This investigation defined how mitochondrial injury impacts proteome biology of this organelle by systematically identifying proteins affected during the injury, by functional annotation of their sub-organellar compartmentalization, and by characterization of the protein functional clusters affected by the injuries. The data presented here reports a large repertoire of proteins sensitive to injury and detail their respective release from mitochondria following different degrees of injury. This study confirms the utility of previously established markers (e.g., cytochrome c and catalase) as well as offers supporting evidence of new proteins that maybe considered as novel markers indicative of mitochondrial injury.
Mitochondrial dysfunction is a key causative event in cardiac dysfunction that is characterized by loss of metabolic capacity (decrease of cellular oxygen concentration and ATP production) and increased production of toxic products (ROS and calcium) (31, 32). It is established that ischemic injury to the myocardium induces functional changes including mitochondrial permeability transition (MPT), a loss of mitochondrial membrane potential and disruption of the outer membrane that leads to cardiac cell death. The severity of injury also determines whether mitochondrial function is retained; in the case of a lethal injury, complete loss of mitochondrial function leads to cell death by necrosis and/or apoptosis (3, 4, 6, 29). Thus, a clear measure of mitochondrial dysfunction that discriminates degrees of injury will be essential to delineate the pathogenesis of myocardial infarction at the subcellular level. Accordingly, we defined mitochondrial injuries as “irreversible” (those that cause irreversible damage to mitochondria and cardiomyocytes) versus those that are “reversible” (regulation of mitochondrial volume and cell fate in response to transient sub-lethal stresses).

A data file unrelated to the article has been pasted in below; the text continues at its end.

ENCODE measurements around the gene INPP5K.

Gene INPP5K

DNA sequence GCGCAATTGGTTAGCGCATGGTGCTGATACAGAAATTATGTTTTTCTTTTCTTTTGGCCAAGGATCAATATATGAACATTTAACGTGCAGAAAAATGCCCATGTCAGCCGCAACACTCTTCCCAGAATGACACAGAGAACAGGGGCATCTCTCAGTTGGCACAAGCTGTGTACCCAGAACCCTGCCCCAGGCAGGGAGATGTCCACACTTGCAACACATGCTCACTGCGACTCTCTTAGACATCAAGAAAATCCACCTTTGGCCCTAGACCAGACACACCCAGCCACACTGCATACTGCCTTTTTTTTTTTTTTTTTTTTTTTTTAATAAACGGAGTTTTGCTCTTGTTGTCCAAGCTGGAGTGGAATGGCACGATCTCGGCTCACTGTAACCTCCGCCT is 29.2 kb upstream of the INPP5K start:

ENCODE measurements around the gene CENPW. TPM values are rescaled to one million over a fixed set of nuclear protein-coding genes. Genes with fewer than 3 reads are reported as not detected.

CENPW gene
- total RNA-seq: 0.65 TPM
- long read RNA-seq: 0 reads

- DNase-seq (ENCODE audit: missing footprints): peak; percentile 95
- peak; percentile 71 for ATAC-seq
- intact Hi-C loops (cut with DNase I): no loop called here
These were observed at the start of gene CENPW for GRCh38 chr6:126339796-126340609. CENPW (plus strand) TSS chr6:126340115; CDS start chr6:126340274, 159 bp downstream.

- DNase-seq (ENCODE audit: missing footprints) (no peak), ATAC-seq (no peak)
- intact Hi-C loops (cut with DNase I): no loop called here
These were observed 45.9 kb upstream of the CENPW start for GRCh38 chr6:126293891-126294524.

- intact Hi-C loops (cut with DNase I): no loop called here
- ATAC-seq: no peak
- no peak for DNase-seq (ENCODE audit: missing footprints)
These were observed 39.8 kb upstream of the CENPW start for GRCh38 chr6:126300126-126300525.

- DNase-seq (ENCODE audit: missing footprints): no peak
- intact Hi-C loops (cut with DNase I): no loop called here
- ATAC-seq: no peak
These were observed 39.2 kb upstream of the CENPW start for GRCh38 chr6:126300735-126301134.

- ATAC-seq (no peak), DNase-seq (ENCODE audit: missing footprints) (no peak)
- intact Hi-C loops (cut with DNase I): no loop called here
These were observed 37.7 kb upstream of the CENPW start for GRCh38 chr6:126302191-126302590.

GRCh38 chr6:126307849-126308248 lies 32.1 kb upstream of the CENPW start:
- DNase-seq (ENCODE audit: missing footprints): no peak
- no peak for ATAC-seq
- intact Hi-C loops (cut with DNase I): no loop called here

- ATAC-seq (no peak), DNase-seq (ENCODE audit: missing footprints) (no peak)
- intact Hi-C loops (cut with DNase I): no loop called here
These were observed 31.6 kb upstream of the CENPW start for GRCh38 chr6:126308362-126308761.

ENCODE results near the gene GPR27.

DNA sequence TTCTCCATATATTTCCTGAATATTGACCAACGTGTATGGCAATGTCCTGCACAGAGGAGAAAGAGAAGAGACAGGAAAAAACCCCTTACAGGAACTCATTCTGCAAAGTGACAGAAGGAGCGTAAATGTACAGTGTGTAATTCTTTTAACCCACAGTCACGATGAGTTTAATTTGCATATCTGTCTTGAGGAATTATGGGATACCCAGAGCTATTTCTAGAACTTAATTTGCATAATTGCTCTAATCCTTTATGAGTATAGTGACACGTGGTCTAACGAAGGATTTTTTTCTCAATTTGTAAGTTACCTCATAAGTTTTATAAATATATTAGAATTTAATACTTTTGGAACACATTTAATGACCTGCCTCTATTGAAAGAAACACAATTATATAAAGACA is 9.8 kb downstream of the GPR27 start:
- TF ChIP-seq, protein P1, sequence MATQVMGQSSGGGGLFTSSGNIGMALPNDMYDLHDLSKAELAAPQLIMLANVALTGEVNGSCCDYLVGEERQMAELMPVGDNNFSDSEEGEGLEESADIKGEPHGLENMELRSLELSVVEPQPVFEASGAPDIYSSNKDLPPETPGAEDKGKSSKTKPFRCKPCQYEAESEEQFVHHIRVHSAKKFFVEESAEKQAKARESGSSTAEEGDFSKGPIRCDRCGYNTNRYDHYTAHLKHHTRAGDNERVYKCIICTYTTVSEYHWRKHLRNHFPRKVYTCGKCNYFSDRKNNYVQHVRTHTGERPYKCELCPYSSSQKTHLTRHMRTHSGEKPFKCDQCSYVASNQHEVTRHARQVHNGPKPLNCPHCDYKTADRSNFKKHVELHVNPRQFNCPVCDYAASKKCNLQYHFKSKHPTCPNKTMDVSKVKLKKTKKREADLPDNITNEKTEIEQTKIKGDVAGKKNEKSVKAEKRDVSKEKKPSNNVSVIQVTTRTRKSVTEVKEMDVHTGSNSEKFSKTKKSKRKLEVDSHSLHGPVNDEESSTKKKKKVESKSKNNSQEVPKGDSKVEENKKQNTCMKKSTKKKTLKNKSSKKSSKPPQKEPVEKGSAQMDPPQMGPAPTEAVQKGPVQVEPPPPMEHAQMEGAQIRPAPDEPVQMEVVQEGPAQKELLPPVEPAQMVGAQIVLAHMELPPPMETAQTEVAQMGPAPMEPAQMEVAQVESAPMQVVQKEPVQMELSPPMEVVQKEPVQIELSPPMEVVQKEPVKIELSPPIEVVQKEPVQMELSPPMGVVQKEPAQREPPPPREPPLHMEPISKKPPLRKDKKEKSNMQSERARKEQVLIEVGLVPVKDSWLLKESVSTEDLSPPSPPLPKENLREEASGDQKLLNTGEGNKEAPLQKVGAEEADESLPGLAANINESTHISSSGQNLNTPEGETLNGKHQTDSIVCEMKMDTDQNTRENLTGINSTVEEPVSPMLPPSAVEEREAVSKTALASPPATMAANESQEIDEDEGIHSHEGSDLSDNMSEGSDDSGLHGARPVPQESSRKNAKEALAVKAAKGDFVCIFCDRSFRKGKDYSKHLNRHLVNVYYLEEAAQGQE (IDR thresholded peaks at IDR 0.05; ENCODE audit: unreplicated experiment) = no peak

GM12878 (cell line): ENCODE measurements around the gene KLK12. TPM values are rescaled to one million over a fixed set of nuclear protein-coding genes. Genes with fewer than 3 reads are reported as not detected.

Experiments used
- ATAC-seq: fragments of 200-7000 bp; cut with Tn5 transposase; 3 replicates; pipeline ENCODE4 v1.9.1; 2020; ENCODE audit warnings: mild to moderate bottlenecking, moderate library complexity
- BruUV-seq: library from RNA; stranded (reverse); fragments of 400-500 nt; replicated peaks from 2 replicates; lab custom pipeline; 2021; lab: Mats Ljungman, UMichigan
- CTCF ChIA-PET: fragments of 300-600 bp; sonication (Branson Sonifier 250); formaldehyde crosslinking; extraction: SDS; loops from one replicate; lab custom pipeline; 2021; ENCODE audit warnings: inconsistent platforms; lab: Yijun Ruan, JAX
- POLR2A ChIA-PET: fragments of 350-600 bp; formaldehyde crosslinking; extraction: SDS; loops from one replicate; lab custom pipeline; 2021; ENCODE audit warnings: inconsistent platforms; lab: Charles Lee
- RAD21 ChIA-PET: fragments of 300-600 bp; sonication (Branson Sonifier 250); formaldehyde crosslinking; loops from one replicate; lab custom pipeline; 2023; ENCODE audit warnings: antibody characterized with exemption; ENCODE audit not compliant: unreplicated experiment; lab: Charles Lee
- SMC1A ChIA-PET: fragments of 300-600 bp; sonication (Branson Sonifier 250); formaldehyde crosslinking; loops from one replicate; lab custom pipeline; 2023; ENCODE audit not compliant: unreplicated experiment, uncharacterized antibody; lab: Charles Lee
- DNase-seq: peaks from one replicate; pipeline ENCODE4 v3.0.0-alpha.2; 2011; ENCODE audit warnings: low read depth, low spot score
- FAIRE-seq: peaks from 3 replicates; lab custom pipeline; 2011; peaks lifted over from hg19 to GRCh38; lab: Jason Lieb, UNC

Examinations of mitochondrial integrity, function, and morphology, confirmed the feasibility of this in vitro model of mitochondrial injury. Our data showed that in the setting of calcium induced reversible injury, mitochondria retained functionality and the majority of mitochondria remained intact. In contrast, irreversible hypotonic injury caused severe damage in mitochondrial structure and function. These results validated our experimental model for further proteomic study and provided the biological bases for proteomic comparisons of the proteins released under reversible and irreversible insults.
Using the above models we characterized changes in mitochondrial proteome biology during injury. This is achieved by identifying mitochondrial proteins lost during the injury and by defining their sub-organellar location, the relevant mitochondrial functions in which they participate, and their relative importance during the two degrees of injury.
Both types of injury significantly modified mitochondrial proteome, affecting mitochondrial proteins of 11 different functional clusters, including apoptosis/signal transduction, metabolism and oxidative phosphorylation. Furthermore, our data suggests that the cardiac injury triggers differential alterations of protein clusters in various sub-mitochondrial compartments. Among the results, the more interesting findings are the pool of proteins identified unique to either reversible injury or to irreversible injury; the latter were highly enriched in proteins involved in metabolism and oxidative phosphorylation (most of the proteins residing in mitochondrial inner membrane and matrix). However, the majority of the unique proteins identified following reversible injury were low abundance and regulatory proteins, such as apoptotic proteins, transporters and proteases.